Time to come clean: I’ve been wrong about a couple of things lately. Yeah, yeah, I know. But don’t you want to hear what things?
Okay, so the first one was an argument Cockburn and I have been having for about a decade. I’ve been trying to convince him hydrogen fuel-cell technology is the way forward, while he’s been championing the cause of the skateboard-construction battery-powered electric car as the wheels of the future. And much as it grieves me to say so, the old bugger was right all along.
I’m not going to rule out a future purple patch for fuel-cell technology, but having driven the Tesla Model S recently, I have to admit that the electric skateboard is probably where we are going.
Damn, that Tesla’s a good thing. It rewrites the book on acceleration. No waiting for a turbo to spool up or revs to build and suddenly make the most of whatever camshaft is fitted. Nope, you floor the go-pedal from a standing start – or any speed you wish – and the headrest smacks you in the back of the scone. Forget Gs, this is Geez!
Meanwhile, you also get the many other advantages ol’ Cockburn has been banging on about. Stuff like the ability to put any body style on the platform – maybe even multiple bodies for one chassis. And the low centre of gravity and the mass centralisation and the yada, yada, yada.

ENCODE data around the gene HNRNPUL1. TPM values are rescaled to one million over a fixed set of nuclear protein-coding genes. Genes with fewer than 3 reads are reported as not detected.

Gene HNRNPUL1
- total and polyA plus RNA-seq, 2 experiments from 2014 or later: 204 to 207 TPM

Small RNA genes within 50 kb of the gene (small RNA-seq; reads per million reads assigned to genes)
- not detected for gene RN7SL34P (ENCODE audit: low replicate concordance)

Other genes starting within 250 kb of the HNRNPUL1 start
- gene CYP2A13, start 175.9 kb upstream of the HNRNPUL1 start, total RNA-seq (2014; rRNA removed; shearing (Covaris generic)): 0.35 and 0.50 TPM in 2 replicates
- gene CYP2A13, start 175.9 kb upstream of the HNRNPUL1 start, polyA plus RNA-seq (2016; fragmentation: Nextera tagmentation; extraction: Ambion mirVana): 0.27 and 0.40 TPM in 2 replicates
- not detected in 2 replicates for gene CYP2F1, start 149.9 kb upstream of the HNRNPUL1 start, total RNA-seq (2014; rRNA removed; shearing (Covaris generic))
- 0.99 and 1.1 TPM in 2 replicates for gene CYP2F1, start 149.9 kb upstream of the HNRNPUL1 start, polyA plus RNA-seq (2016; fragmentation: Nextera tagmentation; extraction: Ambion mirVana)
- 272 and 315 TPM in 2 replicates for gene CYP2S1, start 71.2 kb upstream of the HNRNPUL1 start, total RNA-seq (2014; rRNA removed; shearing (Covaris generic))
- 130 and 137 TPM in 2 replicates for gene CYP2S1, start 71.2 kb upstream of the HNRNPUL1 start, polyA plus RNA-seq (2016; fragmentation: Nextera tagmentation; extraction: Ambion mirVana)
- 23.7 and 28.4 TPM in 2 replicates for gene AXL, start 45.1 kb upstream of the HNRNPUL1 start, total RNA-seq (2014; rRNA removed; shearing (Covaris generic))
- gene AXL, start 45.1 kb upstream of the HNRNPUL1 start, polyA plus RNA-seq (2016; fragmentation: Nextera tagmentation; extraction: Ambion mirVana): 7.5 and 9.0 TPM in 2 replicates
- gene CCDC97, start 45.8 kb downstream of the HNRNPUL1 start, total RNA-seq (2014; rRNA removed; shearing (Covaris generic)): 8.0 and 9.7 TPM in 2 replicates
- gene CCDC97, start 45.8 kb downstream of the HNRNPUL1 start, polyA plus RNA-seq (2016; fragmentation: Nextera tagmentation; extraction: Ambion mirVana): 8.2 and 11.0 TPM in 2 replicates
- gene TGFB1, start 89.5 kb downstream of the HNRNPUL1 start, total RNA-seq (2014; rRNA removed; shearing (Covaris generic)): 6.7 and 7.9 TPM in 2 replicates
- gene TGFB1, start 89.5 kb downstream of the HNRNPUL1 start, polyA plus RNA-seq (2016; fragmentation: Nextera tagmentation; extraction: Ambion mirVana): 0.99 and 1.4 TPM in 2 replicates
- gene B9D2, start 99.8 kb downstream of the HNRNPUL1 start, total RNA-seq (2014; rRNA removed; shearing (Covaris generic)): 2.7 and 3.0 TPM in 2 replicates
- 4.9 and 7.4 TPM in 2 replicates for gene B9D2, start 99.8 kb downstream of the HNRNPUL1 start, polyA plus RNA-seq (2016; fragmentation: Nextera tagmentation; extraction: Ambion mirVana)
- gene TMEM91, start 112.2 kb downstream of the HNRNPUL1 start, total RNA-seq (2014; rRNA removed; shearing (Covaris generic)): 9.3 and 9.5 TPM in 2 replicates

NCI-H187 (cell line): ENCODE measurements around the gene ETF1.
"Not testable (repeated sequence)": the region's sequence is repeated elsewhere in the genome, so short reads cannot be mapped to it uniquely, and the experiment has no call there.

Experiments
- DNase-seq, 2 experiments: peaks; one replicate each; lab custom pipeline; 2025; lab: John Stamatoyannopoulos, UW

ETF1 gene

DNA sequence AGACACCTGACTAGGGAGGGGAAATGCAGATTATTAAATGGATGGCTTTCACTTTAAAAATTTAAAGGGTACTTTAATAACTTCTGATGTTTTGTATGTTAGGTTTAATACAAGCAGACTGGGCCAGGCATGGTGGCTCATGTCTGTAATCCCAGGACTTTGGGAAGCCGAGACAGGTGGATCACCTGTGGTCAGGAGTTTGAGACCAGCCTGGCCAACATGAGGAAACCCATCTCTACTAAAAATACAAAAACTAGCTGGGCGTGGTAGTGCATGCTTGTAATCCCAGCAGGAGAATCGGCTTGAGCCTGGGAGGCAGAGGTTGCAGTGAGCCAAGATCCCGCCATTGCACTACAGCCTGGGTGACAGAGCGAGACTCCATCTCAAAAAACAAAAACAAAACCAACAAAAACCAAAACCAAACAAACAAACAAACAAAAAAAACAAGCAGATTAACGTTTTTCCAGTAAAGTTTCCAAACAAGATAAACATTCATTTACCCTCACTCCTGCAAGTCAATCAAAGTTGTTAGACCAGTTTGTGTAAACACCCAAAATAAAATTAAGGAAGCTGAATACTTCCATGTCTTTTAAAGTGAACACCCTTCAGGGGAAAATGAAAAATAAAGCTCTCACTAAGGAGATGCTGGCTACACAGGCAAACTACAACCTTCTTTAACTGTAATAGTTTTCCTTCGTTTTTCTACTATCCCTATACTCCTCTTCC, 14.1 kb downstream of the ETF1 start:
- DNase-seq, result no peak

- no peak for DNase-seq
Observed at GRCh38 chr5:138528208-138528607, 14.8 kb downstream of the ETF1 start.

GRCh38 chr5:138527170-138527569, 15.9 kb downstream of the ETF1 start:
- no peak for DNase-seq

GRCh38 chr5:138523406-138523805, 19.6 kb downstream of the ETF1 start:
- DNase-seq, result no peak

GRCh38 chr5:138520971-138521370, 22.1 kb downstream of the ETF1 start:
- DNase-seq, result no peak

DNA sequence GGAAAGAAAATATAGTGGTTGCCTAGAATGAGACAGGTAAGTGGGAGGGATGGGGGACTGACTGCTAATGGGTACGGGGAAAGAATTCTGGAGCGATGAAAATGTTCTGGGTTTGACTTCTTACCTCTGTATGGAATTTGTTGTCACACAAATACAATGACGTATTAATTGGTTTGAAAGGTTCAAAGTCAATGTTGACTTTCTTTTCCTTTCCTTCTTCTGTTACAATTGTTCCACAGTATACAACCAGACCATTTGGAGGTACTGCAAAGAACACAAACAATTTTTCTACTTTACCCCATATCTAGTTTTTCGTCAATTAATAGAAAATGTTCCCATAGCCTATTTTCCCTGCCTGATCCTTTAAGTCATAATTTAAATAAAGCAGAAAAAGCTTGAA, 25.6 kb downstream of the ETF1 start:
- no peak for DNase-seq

The second thing I’ve been holding at the wrong end for years now is the theory that a Porsche 911 with a PDK transmission will never be a proper 911. If you took my previous stand at face value, then probably the worst thing that could happen to society was a GT3 without a clutch pedal.
It wasn’t just that such a thing wouldn’t, or couldn’t, be a pukka 911 without a driver-operated clutch; it might also be my favourite-ever Porsche – in fact my favourite-ever car – without the third pedal.
But, of course, that’s exactly what’s happened with the latest 991 version of the GT3. And, equally of course, I was wrong.
I still think the new GT3 is a bit on the beefy side, and a quick check of the specs reveals it is indeed wider and longer than the original Porsche 928 of 1977 and within 20kg of that behemoth’s 1450kg weighbridge ticket. But the argument that the seven-speed PDK is the wrong gearbox for the thing goes right out the window on your first lap of a race track.
This was brought home to me when one of the other hacks – who’d previously been on the receiving end of my anti-PDK rants – asked me, very tellingly, whether I had, at any point in my 30-odd laps of Queensland Raceway in the GT3, imagined the experience would have been improved by having a clutch pedal in the footwell?
More specifically, did I think the experience had been tarnished by the PDK transmission? The answer to both questions was the same: absolutely not. Bugger.
So there you go, two swings and two misses. This is probably why I don’t work in the future products department of a major car maker. Mind you, I probably should have seen it coming. As I’m sure Cockburn would be happy to point out to me, the electric car of the future won’t have a gearbox at all, let alone a clutch pedal.